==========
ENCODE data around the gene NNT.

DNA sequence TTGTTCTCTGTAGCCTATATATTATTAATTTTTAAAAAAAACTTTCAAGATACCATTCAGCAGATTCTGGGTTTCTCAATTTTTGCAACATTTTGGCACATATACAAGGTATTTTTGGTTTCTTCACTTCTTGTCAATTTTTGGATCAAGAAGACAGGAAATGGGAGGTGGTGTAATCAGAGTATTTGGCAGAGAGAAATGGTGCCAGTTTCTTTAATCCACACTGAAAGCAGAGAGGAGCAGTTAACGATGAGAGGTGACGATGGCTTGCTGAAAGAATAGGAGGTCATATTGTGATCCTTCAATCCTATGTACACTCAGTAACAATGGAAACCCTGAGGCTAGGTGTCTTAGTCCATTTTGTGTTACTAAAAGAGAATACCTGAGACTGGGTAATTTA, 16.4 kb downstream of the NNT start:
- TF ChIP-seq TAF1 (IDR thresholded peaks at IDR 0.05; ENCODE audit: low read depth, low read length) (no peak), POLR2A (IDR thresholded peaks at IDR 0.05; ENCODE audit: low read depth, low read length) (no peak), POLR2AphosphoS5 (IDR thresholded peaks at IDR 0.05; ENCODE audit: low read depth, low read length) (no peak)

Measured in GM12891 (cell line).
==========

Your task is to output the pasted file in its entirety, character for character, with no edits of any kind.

ENCODE data around the gene NNT.

DNA sequence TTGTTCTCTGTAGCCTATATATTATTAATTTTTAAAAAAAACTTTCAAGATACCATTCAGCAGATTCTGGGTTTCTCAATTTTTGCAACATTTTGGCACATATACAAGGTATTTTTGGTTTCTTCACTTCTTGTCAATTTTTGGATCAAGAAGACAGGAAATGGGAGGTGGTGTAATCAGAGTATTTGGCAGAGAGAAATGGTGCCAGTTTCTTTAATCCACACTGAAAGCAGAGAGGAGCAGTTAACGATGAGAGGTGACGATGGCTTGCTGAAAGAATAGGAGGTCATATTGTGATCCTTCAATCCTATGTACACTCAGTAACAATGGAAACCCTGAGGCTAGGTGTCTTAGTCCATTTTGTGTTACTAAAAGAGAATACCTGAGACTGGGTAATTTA, 16.4 kb downstream of the NNT start:
- TF ChIP-seq TAF1 (IDR thresholded peaks at IDR 0.05; ENCODE audit: low read depth, low read length) (no peak), POLR2A (IDR thresholded peaks at IDR 0.05; ENCODE audit: low read depth, low read length) (no peak), POLR2AphosphoS5 (IDR thresholded peaks at IDR 0.05; ENCODE audit: low read depth, low read length) (no peak)

Measured in GM12891 (cell line).